Favorite Childhood Pasttimes
I was born in the 1960's. Video games became popular when I was an older teenager. Our television received three channels. And the idea that most homes would soon have a personal computer wasn't introduced until my freshman year in college. It seemed preposterous.
My four children have two types of video games. They each have their own PC. We have dozens of television channels. But they still spend a great deal of time playing games they've made up themselves. How did we accomplish such a feat with all of the electronic competition for their attention?
First, only educational television is allowed until 4:00 p.m. each day, except for Saturday mornings. You might be tempted to think that the children turn on the television at 4:00 and keep it tuned in until bedtime, but in reality, they developed great choices in watching educational programs and learned how to fill their days with other activities. Sure, we get a lot of Hannah Montana still. But I'm just as likely to find a nature show on or the television turned off.
Our children are homeschooled, so they have more free time to develop their own interests. To get the same effect, you may need to make the television times more restrictive.
Our second pratice is to have family night once a week, virtually every week. We use this time to play board games, go outside and play kick the can or other traditional games. Sometimes we watch a movie together and make popcorn. But other times we bring out games from our childhoods.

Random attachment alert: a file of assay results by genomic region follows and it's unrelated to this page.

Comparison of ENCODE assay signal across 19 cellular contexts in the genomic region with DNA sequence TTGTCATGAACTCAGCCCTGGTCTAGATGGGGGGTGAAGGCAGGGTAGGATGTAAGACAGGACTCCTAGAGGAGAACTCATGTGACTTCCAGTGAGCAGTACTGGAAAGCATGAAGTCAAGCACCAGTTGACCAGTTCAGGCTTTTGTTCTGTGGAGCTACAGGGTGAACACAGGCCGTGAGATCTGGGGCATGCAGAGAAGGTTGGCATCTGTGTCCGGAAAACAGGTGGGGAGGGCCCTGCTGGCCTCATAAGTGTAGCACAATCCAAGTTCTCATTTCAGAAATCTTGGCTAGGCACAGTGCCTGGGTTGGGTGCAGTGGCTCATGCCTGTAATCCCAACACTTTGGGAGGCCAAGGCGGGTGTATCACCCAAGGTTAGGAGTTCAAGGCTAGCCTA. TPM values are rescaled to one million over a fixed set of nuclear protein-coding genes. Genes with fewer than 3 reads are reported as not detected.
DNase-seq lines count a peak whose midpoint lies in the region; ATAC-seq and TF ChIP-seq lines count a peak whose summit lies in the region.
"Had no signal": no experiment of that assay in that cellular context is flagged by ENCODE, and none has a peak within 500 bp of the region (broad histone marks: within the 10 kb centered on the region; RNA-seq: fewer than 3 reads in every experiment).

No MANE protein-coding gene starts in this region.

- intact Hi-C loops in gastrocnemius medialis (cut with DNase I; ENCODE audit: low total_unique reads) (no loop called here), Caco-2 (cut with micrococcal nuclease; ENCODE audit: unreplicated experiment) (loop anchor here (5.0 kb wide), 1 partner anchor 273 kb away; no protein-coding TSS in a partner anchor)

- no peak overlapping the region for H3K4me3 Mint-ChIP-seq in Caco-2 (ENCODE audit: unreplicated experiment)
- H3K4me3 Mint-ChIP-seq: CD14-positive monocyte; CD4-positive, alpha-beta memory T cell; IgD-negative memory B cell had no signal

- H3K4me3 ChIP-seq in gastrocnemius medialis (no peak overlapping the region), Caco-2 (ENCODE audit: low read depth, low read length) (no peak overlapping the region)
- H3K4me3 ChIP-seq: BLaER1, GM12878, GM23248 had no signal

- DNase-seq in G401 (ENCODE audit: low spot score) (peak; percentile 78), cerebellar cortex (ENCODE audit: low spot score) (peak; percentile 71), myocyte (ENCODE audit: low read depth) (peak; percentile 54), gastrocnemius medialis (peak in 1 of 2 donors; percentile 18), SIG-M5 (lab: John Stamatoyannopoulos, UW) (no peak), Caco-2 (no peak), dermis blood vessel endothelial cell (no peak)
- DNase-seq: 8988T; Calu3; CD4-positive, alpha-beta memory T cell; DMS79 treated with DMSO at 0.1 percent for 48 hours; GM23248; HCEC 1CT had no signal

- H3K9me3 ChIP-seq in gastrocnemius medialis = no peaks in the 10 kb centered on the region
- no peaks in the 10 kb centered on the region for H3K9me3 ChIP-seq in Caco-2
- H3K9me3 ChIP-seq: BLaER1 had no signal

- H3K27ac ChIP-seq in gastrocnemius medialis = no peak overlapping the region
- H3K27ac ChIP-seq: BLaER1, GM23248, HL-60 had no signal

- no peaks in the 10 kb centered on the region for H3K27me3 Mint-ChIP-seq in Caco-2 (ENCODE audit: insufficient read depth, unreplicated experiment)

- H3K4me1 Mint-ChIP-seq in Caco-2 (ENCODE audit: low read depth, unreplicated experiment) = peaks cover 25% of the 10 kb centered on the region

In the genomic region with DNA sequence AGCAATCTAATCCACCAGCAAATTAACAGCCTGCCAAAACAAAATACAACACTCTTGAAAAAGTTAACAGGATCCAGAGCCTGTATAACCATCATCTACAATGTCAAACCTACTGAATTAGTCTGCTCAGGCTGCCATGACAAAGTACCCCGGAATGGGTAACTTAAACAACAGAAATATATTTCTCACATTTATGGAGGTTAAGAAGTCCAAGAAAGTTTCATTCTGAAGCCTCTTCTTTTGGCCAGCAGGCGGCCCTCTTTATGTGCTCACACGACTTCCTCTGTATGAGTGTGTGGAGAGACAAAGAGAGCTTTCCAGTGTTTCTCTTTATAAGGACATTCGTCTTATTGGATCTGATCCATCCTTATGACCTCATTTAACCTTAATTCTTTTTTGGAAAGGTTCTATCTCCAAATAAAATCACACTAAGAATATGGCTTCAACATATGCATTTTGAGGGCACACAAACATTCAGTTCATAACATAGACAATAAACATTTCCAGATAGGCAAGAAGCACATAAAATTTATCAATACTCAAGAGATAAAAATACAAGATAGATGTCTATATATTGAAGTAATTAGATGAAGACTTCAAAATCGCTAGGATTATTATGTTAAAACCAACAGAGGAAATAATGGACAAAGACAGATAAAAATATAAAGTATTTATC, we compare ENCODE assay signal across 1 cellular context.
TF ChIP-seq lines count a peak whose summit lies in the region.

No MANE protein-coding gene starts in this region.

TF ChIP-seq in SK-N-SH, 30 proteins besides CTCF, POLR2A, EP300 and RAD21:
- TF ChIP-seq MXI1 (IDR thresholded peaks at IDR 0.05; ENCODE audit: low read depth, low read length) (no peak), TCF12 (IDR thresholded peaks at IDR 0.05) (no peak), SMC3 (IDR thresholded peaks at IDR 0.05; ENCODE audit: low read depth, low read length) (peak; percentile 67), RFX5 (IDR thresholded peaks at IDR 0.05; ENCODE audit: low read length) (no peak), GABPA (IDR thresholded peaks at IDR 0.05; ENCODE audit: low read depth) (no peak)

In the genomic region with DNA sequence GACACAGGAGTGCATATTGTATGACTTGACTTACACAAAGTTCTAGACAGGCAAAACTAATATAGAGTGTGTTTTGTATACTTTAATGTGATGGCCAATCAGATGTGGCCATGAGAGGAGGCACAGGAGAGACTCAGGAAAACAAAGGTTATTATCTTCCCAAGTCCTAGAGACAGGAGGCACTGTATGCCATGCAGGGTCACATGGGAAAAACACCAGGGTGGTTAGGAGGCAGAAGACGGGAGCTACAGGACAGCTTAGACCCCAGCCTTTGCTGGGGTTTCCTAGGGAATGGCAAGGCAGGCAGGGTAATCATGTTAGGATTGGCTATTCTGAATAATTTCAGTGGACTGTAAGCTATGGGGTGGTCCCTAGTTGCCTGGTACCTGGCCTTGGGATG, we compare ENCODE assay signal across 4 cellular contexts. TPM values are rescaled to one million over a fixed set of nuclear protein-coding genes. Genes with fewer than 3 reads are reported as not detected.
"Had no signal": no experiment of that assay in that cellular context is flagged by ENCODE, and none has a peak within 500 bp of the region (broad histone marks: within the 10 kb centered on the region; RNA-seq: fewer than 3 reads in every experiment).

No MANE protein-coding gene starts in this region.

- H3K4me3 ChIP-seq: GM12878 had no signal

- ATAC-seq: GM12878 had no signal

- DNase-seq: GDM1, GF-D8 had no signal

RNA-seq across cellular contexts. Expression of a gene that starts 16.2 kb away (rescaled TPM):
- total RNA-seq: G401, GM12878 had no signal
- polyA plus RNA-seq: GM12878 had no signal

Third, we read together as a family. Sharing the stories together is a very different activity than reading a book individually. I believe that the stories jumpstart the imagination. Our children built a club house in the woods and named it Bithia-terra - after reading Bridge To Terebithia.
Listening to stories as a child is one of my fondest memories.
Reading together also helps develop the art of conversation. The story is a starting point for many discussions including allusions, words we didn't know, what ifs, and more.
Fourth, we keep our scheduled time down so that boredom has a chance to do its job. Boredom was the mother of invention for me and my peers when I was a child. Downtime allows your mind time to be creative and to find pleasure in simple activities like building a dam with mud and running water to see if you create a lake or waterfall.
Fifth, we openly critique advertisements and subtle messages that our culture gives us about what we should be doing and thinking to encourage our children to make up their own minds about what is fun, what is worthwhile, and what is a bill of goods being shoved down their throats. We praise creativity, support their building activities, and see making a mess as sometimes a necessary part of living a good life.
So, eliminate easy but meaningless distractions, practice great habits together both in playing and reading, don't over-schedule, and don't passively accept popular choices as the best choice for you life. You'll see those meaningful childhood memories develop before your very eyes.